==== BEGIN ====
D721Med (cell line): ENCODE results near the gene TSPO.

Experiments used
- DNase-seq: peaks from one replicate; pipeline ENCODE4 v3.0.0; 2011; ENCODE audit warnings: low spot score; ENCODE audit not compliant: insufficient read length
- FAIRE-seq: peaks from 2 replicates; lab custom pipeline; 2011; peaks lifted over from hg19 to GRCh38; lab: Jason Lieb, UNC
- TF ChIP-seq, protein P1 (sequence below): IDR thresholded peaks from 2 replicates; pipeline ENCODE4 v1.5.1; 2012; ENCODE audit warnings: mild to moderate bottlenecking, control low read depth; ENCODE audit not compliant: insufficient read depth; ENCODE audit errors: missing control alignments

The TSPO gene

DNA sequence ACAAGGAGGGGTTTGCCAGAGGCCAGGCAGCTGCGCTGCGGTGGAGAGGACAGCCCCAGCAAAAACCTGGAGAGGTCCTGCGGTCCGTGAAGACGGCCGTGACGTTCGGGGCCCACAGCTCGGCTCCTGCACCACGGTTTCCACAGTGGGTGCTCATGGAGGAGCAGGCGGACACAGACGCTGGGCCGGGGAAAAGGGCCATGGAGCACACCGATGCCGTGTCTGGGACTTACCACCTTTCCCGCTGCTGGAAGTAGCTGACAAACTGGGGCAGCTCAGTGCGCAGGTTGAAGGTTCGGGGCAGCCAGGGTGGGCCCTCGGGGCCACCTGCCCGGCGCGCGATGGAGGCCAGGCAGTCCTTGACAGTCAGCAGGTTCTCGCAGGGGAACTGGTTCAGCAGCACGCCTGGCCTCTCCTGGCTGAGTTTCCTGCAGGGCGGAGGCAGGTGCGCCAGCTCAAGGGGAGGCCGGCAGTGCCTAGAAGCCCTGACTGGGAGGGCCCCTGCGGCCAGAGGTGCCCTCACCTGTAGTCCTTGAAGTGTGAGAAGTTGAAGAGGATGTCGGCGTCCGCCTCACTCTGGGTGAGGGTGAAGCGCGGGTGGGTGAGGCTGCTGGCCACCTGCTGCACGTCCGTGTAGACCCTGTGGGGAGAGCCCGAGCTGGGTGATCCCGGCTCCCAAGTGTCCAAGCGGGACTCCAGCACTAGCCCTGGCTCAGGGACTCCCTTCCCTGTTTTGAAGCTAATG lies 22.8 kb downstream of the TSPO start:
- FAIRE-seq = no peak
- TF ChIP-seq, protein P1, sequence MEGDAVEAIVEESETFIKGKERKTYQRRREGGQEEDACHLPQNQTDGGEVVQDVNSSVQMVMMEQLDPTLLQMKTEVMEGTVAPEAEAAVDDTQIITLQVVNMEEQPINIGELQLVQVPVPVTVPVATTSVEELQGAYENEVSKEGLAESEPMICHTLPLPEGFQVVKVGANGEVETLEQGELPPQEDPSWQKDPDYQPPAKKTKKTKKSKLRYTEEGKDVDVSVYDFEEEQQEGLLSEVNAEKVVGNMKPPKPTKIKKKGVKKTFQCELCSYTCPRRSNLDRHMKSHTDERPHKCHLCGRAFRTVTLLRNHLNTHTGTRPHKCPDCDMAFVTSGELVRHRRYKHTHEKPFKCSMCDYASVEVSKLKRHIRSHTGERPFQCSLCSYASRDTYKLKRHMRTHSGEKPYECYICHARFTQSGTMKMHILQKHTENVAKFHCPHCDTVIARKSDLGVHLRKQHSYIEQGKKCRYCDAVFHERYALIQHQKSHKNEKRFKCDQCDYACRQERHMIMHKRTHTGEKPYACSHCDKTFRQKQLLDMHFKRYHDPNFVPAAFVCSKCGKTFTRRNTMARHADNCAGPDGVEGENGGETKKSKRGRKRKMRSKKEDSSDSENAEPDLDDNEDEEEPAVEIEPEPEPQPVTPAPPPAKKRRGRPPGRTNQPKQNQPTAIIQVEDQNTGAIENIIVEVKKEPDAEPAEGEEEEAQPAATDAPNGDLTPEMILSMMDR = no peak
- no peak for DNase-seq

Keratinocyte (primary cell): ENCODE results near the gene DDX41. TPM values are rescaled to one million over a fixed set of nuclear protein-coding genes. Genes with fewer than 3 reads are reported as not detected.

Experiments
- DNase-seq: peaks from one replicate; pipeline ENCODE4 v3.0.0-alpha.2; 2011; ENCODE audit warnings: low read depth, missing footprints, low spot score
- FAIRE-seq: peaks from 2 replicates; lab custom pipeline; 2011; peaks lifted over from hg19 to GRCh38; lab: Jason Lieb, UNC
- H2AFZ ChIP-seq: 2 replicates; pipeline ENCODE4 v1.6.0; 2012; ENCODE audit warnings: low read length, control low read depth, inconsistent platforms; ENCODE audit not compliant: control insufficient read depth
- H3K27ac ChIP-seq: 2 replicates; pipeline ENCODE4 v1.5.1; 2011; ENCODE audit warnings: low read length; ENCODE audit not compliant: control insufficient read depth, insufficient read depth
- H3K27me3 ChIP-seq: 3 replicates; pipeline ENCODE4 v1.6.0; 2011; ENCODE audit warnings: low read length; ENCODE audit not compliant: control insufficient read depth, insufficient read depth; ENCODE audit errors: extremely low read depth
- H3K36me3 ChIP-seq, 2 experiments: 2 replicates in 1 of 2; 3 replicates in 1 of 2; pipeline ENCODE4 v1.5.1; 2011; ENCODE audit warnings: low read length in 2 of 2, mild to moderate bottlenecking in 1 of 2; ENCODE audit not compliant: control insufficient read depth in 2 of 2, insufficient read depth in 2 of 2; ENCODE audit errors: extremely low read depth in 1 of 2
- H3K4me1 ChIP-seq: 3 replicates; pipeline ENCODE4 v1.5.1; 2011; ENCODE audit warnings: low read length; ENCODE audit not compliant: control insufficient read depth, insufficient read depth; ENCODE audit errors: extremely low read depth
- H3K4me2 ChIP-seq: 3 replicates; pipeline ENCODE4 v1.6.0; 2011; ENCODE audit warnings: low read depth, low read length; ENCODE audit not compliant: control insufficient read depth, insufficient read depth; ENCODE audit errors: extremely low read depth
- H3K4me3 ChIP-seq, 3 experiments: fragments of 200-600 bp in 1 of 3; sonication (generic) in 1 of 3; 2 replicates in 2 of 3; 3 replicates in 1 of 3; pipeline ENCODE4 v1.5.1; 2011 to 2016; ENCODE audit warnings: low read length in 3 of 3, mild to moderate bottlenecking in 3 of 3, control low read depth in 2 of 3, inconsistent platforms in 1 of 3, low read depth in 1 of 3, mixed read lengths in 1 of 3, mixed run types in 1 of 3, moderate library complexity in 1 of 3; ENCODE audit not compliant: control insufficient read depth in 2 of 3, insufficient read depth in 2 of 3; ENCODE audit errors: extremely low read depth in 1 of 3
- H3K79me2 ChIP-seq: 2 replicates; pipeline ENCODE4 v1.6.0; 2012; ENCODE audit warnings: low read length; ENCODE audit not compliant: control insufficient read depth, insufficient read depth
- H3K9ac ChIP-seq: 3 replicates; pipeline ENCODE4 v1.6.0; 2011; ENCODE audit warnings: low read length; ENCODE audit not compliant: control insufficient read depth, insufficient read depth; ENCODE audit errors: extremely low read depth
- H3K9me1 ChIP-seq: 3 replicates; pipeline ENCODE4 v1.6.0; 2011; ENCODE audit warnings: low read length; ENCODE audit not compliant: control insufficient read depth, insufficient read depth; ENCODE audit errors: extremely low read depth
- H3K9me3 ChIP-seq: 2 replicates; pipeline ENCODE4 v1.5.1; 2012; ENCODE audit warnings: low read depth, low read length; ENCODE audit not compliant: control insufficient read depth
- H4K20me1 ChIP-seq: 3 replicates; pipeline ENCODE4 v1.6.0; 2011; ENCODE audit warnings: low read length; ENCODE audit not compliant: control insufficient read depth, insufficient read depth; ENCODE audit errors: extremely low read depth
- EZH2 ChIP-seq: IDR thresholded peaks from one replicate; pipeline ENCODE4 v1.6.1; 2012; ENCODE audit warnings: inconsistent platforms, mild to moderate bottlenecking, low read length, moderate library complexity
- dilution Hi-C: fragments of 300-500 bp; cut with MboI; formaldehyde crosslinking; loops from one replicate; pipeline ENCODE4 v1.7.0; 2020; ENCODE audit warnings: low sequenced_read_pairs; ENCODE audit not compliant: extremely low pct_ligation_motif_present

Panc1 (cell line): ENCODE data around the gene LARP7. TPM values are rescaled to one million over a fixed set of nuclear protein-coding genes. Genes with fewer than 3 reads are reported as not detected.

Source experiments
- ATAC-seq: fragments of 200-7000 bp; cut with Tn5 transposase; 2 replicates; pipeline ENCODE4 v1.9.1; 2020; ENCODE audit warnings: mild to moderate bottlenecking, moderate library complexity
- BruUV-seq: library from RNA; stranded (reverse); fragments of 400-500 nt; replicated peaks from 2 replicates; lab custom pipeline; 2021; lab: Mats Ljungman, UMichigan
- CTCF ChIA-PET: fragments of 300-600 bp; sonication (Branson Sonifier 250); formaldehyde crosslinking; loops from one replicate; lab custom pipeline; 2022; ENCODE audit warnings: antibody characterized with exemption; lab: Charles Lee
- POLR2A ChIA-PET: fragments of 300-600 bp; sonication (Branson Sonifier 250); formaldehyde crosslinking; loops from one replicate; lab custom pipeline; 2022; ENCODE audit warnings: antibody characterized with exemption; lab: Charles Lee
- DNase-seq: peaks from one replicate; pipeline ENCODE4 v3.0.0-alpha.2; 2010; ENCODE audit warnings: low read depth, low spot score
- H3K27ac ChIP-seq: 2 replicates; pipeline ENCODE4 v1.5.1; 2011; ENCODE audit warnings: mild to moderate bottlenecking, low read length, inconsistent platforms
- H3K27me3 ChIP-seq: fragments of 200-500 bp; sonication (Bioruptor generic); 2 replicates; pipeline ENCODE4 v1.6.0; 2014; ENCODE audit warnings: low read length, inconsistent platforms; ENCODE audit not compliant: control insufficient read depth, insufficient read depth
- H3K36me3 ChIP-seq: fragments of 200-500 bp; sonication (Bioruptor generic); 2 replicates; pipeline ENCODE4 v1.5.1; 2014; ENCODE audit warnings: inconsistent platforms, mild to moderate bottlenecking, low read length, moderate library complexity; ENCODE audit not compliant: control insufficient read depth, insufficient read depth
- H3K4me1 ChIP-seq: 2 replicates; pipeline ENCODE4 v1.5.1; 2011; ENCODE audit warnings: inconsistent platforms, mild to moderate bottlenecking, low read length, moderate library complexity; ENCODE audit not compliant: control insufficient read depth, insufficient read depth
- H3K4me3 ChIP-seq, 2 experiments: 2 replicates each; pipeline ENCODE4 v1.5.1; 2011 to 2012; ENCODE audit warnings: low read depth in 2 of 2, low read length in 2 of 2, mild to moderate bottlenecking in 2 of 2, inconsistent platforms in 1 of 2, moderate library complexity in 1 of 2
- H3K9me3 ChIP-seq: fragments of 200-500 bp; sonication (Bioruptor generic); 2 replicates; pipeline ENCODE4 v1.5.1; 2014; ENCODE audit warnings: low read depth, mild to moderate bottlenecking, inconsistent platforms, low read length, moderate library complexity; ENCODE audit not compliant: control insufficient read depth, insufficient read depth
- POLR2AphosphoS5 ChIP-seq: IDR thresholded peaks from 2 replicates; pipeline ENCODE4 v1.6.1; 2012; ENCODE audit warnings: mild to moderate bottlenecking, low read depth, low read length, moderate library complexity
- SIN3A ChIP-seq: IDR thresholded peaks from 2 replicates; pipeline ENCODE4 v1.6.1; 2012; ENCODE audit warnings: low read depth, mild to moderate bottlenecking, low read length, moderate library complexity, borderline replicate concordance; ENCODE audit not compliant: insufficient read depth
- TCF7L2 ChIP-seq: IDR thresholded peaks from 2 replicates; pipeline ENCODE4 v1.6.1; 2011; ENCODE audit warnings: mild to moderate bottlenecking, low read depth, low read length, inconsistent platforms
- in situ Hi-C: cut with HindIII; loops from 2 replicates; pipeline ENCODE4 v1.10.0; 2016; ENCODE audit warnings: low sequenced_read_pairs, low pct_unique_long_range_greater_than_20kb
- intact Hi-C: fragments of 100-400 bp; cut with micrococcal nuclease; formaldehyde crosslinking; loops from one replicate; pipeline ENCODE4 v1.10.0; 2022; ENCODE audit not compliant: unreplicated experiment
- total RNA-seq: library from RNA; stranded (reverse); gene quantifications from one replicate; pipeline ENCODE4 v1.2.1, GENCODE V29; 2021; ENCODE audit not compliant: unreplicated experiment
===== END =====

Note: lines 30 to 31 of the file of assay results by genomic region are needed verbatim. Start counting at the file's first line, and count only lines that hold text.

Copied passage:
Source experiments
- ATAC-seq: fragments of 200-7000 bp; cut with Tn5 transposase; 2 replicates; pipeline ENCODE4 v1.9.1; 2020; ENCODE audit warnings: mild to moderate bottlenecking, moderate library complexity